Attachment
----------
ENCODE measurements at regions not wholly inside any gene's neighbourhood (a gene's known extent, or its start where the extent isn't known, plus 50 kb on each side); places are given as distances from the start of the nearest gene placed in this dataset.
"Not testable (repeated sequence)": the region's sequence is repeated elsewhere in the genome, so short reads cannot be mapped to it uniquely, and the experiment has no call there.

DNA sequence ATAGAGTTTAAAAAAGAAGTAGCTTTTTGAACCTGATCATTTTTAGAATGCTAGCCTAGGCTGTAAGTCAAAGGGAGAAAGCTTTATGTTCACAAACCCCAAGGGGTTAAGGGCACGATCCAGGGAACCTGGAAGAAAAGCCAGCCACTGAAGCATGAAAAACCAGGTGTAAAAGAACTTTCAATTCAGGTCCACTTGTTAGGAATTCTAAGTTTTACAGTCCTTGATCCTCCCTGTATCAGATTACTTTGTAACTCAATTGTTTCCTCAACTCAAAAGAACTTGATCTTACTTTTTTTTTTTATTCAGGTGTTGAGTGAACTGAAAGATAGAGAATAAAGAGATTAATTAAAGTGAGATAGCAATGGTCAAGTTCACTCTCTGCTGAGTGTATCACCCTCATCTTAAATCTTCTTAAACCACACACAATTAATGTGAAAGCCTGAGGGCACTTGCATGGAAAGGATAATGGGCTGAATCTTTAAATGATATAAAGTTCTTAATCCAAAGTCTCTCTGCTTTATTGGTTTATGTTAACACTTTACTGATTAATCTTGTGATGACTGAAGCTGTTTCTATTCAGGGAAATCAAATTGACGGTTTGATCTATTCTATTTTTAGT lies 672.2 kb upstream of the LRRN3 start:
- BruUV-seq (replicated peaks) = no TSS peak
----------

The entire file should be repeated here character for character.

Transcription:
ENCODE measurements at regions not wholly inside any gene's neighbourhood (a gene's known extent, or its start where the extent isn't known, plus 50 kb on each side); places are given as distances from the start of the nearest gene placed in this dataset.
"Not testable (repeated sequence)": the region's sequence is repeated elsewhere in the genome, so short reads cannot be mapped to it uniquely, and the experiment has no call there.

DNA sequence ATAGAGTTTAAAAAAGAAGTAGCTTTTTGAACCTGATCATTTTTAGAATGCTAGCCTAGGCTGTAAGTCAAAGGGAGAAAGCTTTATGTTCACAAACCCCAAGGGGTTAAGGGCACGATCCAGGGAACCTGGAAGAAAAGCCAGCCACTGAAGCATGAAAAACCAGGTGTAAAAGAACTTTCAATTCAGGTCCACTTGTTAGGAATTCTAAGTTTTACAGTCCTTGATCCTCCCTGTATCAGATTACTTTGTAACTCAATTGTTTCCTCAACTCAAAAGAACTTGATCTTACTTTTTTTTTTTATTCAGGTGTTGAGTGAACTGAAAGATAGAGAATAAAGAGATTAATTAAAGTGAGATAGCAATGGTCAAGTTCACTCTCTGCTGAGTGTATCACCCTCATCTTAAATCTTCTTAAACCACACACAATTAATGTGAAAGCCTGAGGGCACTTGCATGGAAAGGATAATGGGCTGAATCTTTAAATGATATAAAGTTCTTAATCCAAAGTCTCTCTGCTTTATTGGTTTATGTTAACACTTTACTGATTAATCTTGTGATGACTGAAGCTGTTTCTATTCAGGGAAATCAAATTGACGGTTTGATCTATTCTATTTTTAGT lies 672.2 kb upstream of the LRRN3 start:
- BruUV-seq (replicated peaks) = no TSS peak